Weekend Reading

I didn’t go anywhere on Friday and television didn’t appeal to me. Even What Not To Wear failed to get my attention (and I love to watch Clinton and Stacy cattily tear people down before they build them and their wardrobes up). There’s also a new show on TLC about a wedding dress shop, to which I utter the Valley Girl phrase “Gag me with a spoon.” There must be something missing in my gay genome, but how much of the bridezillas and their mothers can any sane person take? Instead of giving this unreality show and much more episodes of What Not To Wear any more ratings, I read a few a couple of books this weekend.1

Barbara Ehrenreich, Bait and Switch
I’ve been going over Nickel and Dimed with my students in two of my classes this sememster. Anyone familiar with the premise of Barbara Ehrenreich’s best selling work knows about her undercover, first hand look at low paying blue and pink collar labor. In Nickel and Dimed, she actually worked at the jobs she covers in the book and she also discusses her co-workers and her bosses. In Bait and Switch, Ehrenreich takes the same approach with white collar professionals looking for work. The prospects, as Ehrenreich finds through empirical research (the same kind employed in Nickel and Dimed), are grim for those who “did everything right.”

A job search in What Color Is Your Parachute is described as a “full time job,” and this is the job Ehrenreich takes on for a few months (along with a negative cashflow). She observes that the out of work are encouraged to think of their job search in this manner, and she also points out the absurdity of this mentality.

As Bait and Switch progresses, the author meets various people in her research. Ehrenreich skewers those who prey on the hapless jobseekers (career coaches/motivational speakers, resume editors, and ministries seeking to give hapless job seekers Jesus instead of better job leads). One of the more entertaining parts of the books is when she tries to turn the tables on a career guru. On the other hand, she is more sympathetic to the professionals having difficulty finding the jobs they’re qualified for, only to get caught up in self blame.2

That insightful documentary The Corporation characterizes the typical corporation as a psychopath. The way that they have routinely reduced redundancies over the years (cutting jobs to maintain profits) is one example of psychotic behavior. Bait and Switch also provides insights into the how irrational companies have become with the pop psychologies and philosophies they couple with their hiring practices.

Bait and Switch is a definite must read for our economically troubled times. Barbara Ehrenreich continues to follow up on labor issues on her blog. Since some of her recent posts have covered topics such as law temp agencies and adjunct teaching, I can only hope for such a book from her in the future.3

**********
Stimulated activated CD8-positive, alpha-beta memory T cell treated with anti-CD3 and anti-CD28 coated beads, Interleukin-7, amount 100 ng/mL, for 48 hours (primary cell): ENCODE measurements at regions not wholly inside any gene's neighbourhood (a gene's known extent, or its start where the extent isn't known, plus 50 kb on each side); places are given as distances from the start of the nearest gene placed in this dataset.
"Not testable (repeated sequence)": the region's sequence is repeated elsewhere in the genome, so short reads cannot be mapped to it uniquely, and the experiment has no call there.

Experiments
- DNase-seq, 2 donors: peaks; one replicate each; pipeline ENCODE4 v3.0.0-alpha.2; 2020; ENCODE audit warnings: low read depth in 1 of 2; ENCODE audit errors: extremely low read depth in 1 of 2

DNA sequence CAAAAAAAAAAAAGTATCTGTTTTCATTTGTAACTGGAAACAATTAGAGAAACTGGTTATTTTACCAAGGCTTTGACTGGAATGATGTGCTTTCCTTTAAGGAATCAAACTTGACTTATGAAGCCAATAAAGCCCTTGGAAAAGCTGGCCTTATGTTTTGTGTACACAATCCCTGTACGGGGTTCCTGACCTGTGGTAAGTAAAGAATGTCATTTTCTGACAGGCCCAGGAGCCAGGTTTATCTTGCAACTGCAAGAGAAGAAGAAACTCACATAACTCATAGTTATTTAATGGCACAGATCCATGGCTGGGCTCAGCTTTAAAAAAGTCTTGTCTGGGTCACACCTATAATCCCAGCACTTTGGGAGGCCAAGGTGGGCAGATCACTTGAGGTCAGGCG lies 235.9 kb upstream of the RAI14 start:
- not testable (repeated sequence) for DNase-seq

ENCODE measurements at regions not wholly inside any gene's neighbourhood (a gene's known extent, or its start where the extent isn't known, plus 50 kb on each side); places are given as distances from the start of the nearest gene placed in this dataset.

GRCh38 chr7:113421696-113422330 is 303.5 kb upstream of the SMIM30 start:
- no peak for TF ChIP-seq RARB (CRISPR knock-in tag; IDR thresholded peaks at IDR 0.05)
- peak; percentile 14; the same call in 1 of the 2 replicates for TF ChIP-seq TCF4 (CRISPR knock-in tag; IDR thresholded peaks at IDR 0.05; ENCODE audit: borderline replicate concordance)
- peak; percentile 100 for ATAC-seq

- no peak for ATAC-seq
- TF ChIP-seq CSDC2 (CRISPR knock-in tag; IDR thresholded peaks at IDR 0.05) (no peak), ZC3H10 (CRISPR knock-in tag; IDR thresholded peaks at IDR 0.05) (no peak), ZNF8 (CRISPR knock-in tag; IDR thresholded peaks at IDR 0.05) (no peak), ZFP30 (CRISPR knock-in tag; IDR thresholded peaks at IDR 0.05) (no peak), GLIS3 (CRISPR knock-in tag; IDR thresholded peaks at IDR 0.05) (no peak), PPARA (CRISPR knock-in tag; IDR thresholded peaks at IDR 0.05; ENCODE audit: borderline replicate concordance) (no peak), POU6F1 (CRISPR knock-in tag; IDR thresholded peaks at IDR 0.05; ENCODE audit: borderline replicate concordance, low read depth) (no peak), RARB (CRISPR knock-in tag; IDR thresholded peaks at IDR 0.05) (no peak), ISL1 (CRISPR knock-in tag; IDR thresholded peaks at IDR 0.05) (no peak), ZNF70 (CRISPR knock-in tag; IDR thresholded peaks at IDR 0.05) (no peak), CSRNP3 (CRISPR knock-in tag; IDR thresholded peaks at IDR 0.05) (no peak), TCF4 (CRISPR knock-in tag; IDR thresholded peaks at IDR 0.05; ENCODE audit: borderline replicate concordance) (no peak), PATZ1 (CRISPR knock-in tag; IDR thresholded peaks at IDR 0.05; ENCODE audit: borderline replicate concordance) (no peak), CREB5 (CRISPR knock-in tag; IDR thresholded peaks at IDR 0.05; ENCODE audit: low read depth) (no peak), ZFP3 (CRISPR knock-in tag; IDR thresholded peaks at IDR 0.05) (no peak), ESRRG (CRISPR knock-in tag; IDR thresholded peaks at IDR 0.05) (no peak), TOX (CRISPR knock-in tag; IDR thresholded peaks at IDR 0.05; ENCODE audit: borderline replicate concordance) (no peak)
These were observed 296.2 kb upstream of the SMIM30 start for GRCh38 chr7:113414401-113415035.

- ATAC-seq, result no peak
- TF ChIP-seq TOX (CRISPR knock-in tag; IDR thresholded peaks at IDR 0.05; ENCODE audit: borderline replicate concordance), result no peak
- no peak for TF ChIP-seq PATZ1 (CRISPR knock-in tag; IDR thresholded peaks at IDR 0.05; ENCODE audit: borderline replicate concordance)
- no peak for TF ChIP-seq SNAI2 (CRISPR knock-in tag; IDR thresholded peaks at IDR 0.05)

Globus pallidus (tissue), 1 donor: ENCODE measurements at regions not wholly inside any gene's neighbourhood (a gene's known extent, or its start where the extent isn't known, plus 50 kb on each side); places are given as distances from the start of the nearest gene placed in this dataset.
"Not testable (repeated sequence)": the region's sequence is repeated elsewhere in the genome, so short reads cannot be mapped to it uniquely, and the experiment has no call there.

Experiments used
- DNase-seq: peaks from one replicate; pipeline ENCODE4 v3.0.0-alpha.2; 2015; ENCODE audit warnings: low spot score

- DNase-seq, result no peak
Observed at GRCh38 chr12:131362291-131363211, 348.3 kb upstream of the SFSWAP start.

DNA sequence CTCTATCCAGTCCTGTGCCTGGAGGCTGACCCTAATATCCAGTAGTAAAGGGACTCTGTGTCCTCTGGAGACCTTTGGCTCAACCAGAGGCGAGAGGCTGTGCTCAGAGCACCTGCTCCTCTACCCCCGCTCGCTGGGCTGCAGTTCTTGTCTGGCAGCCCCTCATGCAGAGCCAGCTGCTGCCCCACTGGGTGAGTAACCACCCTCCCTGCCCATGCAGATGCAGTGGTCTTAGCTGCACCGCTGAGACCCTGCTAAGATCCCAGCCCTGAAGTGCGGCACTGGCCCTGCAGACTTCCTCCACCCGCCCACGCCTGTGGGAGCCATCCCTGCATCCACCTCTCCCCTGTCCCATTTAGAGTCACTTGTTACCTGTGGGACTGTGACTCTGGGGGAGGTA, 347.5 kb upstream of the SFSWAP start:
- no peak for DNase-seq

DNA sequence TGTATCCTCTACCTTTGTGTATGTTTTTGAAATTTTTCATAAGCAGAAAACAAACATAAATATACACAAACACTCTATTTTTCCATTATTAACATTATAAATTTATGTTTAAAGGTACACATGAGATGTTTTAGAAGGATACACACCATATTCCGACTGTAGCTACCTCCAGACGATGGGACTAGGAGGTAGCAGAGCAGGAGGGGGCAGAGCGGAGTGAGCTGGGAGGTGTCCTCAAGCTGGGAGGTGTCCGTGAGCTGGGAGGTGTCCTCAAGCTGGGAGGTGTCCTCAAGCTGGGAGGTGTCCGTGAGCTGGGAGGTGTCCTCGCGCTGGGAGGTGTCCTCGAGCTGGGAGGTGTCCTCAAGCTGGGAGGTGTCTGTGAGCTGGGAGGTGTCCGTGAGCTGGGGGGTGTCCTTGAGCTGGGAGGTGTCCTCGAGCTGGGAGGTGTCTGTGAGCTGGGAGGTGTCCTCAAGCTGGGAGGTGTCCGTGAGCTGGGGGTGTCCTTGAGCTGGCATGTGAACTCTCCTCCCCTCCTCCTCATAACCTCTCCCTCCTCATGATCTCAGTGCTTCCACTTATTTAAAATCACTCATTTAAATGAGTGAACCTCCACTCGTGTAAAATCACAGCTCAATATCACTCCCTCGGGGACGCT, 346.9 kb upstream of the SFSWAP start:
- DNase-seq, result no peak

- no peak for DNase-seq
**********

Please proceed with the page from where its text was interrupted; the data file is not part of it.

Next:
Mike Jones, I had To Say Something
My cue was not to say anything, unless I had to, and I never had to.
Mike Jones, pg. 88

Of course, we all know the story of how Ted Haggard, that great megachurch evangelist who was brought down by Mike Jones, a Denver based masseur and escort.4 Jones’ revelation seemed so quick and sudden when it hit the news, but the recently published I Had To Say Something shows it was anything but. The decision to reveal cost Jones in many ways, a highly emotional process chronicled in his very fresh memoir.

Mike Jones gives much insight into what is was like for him to be an escort. Without giving away much of what’s in the book, Jones gives us a compassionate look at clients such as Art, a conservative Mid-western religious type who comes to him out of desperation. We do know who Art turns out to be, but Jones effectively keeps the secret until it is time to reveal the surprise.

Jones also shows us his family life and how that shaped him growing up. He does it without resorting to blame (a religious right ex-gay writer, on the other hand, would blame being a homosexual and being anything else deviant on their families). If you want more, read about it in the book.

You’ll definitely laugh, cry, and feel righteous anger when reading I Had To Say Something. As for the question of Ted Haggard being “completely heterosexual”5, I think Mike Jones provides a very definitive answer for that.


Footnotes

  1. I did log in an hour to watch Property Ladder on Saturday, but watching house flippers make tragic mistakes never fails to entertain me.
  2. I already hate Dr. Phil and those of the “blame the victim” ilk, but Bait and Switch made me hate them even more.
  3. I should be careful of such suggestions. In making a suggestion to the editor of Harper’s that someone should investigate low wage working conditions, Barbara Ehrenreich wound taking on the article about Merry Maids.
  4. The news media called him a male prostitute. I agree with Mike Jones. It’s a dirty term and I’d rather not use it.
  5. Ted Haggard claimed to have discovered he was straight after three weeks of reparative therapy.

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